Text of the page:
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The Joy Of the stars in Planetarian

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We easily take the stars for granted. The starry sky is something we can see every night, and while the starscape changes with the seasons, an untrained eye wouldn’t know the difference. While we think nothing of looking up at the stars and the moon at night, in another reality it would be impossible.

In Planetarian: The Reverie Of A Little Planet, Earth is plunged into a global war that kills most of humanity. Dangerous man-made ‘Gods of Death’ still roam the land, killing anyone that stumbles into their path. A corrosive acid rain falls across the planet, drowning plants, rusting metal, and hiding the sky. The scant few remains of humanity struggle to survive the aftermath of a war they didn’t start.

Planetarian begins about 30 years after The War ravaged the world. The character the player controls, simply called The Junker, enters a dangerous former city in search of medicine and lost technology to trade. While evading some deadly machines, he runs into a building with a strange dome on top, thinking it was a military facility. What he finds instead is a cheerful robot girl, welcoming him to the broken-down planetarium.

Inexplicably, The Junker decides to help Yumemi repair the planetarium’s grease-covered projector. The reason he decides to stick around and help even when his rations run low allude even him — maybe it’s Yumemi’s infectious cheerfulness, or a curiosity to see if this strange machine can really show the stars. But whatever the reason, The Junker stops thinking only of survival, and eventually gets the machine to a semi-working state.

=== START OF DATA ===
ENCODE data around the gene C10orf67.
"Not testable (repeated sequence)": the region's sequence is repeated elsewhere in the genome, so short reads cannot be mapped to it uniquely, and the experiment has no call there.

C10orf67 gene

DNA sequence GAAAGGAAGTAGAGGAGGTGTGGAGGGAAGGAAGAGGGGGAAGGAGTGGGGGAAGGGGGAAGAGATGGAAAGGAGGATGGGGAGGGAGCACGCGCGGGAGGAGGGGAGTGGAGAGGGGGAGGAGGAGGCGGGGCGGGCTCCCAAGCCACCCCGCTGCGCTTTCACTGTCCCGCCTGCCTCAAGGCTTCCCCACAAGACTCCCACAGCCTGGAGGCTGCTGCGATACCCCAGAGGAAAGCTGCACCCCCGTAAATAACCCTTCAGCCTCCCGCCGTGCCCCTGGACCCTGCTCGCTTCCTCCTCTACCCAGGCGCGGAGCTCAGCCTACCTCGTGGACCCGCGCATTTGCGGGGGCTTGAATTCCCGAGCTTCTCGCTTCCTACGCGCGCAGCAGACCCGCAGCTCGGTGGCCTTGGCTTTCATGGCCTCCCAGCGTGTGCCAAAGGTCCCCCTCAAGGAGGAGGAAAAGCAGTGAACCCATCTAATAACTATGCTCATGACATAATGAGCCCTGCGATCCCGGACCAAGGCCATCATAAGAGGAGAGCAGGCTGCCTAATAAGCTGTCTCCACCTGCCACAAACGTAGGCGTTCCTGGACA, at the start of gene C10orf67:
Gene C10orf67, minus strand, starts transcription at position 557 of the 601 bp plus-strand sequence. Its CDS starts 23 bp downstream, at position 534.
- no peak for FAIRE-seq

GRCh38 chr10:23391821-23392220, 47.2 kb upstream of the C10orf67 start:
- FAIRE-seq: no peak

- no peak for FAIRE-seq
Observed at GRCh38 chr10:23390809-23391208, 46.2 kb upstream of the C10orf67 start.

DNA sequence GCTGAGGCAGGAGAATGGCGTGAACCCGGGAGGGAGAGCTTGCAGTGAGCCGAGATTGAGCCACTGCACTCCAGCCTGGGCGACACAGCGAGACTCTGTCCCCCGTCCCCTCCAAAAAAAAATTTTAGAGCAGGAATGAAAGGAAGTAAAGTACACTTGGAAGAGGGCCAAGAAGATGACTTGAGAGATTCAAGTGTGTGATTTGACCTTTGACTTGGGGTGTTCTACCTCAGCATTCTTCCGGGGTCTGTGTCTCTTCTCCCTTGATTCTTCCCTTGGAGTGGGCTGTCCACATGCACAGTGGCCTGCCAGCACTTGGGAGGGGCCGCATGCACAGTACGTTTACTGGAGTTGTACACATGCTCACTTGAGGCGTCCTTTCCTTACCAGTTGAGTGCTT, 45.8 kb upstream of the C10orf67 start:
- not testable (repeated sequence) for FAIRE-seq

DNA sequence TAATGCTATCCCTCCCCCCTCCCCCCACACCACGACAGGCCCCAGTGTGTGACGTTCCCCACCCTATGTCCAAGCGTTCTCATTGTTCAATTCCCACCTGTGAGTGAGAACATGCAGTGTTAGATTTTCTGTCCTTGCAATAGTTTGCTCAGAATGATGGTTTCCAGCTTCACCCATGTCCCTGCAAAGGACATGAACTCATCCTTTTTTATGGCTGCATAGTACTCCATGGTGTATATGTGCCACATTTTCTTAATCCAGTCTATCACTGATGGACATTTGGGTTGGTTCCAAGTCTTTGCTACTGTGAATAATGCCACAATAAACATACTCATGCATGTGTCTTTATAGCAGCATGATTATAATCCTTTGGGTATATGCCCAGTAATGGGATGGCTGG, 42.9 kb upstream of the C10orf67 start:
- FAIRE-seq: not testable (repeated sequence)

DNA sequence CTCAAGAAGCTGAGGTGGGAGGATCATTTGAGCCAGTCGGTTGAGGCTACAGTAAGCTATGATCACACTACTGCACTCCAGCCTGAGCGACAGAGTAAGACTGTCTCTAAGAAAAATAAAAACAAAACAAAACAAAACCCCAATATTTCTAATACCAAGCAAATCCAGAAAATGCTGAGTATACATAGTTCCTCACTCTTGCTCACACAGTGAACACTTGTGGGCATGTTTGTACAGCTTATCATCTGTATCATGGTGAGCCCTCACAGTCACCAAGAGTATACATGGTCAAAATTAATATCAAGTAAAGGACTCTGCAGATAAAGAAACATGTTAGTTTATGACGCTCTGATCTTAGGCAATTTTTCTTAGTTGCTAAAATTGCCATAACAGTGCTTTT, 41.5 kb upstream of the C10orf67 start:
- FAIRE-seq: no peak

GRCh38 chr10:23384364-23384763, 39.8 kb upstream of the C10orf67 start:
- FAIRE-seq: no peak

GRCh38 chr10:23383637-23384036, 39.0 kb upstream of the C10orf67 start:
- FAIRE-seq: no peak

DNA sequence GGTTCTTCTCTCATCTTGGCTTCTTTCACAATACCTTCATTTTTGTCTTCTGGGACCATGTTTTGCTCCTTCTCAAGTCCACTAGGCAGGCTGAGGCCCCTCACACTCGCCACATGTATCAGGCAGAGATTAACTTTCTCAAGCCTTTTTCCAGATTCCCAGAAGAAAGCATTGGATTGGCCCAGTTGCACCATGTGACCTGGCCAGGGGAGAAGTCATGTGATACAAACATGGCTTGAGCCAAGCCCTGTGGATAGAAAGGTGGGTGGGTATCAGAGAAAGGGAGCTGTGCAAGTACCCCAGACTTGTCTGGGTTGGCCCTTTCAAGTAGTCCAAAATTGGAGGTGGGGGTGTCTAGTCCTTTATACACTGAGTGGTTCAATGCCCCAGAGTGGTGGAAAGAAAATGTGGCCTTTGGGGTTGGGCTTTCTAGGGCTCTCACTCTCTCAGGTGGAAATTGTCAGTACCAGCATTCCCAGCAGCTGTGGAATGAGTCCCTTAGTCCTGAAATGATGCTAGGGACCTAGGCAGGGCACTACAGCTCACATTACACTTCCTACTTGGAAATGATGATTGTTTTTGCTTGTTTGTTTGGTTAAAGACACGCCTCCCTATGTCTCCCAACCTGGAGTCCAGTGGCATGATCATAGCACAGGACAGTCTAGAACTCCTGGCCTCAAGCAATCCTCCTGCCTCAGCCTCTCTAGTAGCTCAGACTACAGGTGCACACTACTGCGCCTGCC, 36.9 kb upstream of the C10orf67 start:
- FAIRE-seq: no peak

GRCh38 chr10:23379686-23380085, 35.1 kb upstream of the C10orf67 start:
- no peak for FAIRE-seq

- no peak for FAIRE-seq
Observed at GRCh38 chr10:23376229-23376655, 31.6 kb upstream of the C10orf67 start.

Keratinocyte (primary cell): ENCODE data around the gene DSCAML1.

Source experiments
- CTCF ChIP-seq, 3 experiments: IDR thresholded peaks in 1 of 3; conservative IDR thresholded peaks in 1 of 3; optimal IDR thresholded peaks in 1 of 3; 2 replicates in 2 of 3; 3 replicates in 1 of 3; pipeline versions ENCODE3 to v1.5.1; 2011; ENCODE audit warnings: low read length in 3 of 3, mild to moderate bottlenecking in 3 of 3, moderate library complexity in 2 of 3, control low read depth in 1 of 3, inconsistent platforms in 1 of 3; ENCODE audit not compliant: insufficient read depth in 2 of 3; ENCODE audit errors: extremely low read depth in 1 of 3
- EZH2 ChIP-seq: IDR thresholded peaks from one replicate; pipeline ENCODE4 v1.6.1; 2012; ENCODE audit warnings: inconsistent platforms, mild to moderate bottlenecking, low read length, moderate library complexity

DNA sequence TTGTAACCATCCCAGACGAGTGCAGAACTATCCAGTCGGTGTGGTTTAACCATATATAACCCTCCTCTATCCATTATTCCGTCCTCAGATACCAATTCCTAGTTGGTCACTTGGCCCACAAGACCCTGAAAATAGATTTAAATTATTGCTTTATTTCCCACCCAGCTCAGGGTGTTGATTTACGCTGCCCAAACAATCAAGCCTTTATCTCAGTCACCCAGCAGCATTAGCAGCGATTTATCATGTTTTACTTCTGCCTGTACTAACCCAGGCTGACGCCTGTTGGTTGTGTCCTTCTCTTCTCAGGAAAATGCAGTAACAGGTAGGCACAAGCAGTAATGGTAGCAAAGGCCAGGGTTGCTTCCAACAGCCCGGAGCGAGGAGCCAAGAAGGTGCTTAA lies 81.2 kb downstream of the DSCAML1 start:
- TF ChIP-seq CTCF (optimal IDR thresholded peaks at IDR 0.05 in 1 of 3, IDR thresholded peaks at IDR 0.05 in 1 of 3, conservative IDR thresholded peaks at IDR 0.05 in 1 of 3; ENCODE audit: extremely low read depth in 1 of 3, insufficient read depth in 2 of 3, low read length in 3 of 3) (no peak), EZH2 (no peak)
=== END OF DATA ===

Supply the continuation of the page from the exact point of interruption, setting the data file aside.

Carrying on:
Yumemi begins her presentation, and as the projector whirls to life, The Junker sees the night sky for the first time. For as long as he could remember, the sky was covered by the dark clouds, obscuring it all and making it difficult to even tell the difference between night and day. The beauty of the night sky is completely foreign to him, and as Yumemi points out the constellations, The Junker becomes completely enraptured.

Planetarian does well to build up to this moment, portraying a world that has lost its natural beauty. Humanity lost almost all its knowledge on anything that wasn’t directly related to survival — a point that comes in strongly when Yumemi speaks about the ancient pantheon of Gods, and the Junker recognises some of the names only from post-apocalyptic shelters that were long destroyed.

But even in this dying, desolate world, The Junker is able to find the beauty of the night sky. It’s a bittersweet moment, as he’ll never be able to show anyone else this sight. The planetarium is in the middle of a dead city, with Gods of Death patrolling the area. The power also gives out in the middle of Yumemi’s presentation, sealing the planetarium’s fate.

The planetarium’s final presentation now complete, there is nothing left for The Junker to do but leave the city behind. But he takes with him precious memories of a starry night sky and the ever-cheerful robot that revealed to him such beauty.

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Elizabeth Henges

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